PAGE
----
“Simply put, the revelation of Jesus as the Bridegroom is the revelation of Jesus' burning desire for His people,” Bickle says in an IHOP brochure. “As a Bride of Christ, we are to walk in revelation of Jesus' emotions for us, to understand and rejoice in His commitment to share His heart with us, and to respond with wholehearted love and obedience to His will as we enter into partnership with Him….”[2]


The house of prayer is a house of His Presence where worship prepares the way for His eternal reign on the earth.[3]


IHOP and the “Presence”
IHOP is on the rise in the evangelical world. Once an obscure church in the Kansas City area on the fringes of the Charismatic movement, it has now become a youth movement. The IHOP (International House of Prayer) is on the verge of engulfing youth ministry in this country with its methods and its doctrines. Through its aggressive recruitment efforts it is playing a leading role on college campuses. It is listed as an equal partner in many collaborative evangelical prayer and mission efforts. IHOP leaders are now openly associating with the upper echelons of evangelical leadership, including engaging in political activism.[4] And the leaven of IHOP doctrine is quietly seeping into the entire church world.

Few parents who send their kids off to IHOP-sponsored or connected events know what IHOP really stands for. This is because IHOP and its many associated offshoots market themselves as revivalists. Everyone wants youth to experience revival. But is this “house of prayer” experience a true revival? Is this a revival based on the Gospel of Salvation? The IHOP conferences and events are stage-managed to produce the maximum amount of visual, aural, psychological, sensual and spiritual stimuli—all of which can superficially appear to be revival. But is it biblical revival? When this movement began 25 years ago, one critic noticed its faulty framework:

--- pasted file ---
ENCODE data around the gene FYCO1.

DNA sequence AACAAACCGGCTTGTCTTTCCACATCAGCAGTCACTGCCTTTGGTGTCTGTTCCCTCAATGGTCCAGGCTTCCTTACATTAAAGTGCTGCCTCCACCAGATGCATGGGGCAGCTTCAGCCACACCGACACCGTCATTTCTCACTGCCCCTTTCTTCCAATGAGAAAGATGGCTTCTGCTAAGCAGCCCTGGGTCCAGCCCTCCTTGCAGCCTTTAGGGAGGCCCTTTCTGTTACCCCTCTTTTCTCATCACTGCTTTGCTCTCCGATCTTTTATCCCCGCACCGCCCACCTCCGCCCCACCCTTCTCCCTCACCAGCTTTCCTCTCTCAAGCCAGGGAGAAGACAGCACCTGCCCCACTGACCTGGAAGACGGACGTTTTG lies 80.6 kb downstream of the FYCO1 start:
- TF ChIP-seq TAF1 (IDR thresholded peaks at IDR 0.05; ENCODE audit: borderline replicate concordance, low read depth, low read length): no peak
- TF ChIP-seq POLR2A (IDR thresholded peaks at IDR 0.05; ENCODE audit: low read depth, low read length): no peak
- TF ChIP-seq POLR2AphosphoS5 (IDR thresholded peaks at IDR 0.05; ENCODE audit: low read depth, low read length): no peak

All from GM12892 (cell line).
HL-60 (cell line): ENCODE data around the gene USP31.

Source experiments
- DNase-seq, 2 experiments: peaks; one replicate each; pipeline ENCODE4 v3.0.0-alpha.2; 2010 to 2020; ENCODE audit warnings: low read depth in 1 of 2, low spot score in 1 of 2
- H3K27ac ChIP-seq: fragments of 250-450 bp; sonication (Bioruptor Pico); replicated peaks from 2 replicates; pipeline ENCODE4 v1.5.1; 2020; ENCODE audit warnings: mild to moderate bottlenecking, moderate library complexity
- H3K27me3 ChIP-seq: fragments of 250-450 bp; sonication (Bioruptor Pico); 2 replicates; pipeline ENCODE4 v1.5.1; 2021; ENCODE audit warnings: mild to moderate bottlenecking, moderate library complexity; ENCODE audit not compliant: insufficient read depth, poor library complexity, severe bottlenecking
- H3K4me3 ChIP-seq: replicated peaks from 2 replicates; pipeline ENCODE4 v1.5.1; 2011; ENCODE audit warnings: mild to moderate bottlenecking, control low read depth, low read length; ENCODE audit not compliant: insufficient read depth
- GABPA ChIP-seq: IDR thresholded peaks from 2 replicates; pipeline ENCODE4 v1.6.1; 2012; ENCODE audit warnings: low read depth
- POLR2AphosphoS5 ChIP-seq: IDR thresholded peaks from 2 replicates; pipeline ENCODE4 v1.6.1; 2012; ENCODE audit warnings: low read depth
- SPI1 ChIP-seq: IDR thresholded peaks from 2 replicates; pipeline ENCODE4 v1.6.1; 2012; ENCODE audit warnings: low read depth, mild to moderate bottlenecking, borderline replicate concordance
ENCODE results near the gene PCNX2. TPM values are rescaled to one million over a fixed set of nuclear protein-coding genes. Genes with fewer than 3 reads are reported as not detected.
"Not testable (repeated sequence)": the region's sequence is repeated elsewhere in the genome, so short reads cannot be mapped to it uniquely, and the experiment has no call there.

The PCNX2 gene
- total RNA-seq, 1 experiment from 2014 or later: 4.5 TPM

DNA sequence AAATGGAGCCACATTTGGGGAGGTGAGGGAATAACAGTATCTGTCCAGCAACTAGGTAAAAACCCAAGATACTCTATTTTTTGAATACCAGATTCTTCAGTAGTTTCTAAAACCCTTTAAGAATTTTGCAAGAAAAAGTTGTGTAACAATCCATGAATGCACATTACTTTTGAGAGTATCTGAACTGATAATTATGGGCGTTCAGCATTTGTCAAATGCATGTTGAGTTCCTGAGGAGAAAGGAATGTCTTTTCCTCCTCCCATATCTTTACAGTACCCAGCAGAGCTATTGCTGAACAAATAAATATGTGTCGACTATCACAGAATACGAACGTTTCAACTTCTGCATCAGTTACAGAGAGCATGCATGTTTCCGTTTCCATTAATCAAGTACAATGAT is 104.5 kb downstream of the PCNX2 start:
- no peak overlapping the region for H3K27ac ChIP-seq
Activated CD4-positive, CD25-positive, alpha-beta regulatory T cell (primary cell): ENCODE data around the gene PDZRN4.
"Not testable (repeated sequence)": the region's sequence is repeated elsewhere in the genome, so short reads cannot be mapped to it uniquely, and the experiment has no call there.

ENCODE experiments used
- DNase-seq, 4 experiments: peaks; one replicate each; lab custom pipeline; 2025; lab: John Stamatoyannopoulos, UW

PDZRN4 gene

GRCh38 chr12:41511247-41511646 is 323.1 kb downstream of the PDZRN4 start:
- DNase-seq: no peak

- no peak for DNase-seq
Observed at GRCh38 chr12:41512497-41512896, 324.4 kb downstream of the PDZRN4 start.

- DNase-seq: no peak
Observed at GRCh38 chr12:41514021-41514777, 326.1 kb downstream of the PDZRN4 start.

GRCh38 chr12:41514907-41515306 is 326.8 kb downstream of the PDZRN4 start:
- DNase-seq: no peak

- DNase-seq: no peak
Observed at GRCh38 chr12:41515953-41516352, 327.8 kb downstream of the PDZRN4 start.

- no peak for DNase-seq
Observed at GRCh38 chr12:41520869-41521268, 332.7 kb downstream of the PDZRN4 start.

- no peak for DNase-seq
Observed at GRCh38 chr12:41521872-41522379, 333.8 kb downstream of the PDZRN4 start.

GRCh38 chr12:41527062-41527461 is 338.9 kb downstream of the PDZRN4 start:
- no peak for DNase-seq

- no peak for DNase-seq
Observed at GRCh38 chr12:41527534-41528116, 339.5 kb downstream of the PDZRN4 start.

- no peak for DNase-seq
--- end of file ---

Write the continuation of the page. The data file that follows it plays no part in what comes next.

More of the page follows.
What is perceived as spiritual is in reality soulish, contributing to a euphoric state of altered consciousness from repetitious choruses that follow one upon the other. The mesmerizing effect of the music creates a frame of mind open to suggestion by the subsequent preaching of dominionist teachers who build on the fervor of the moment with messages of future power and glory.[5]

The orchestrated commotion at youth events serves as fertile ground for inculcating a strange and different doctrine—a doctrine that has been taught by IHOP leaders for decades.

Read the entire post: www.herescope.net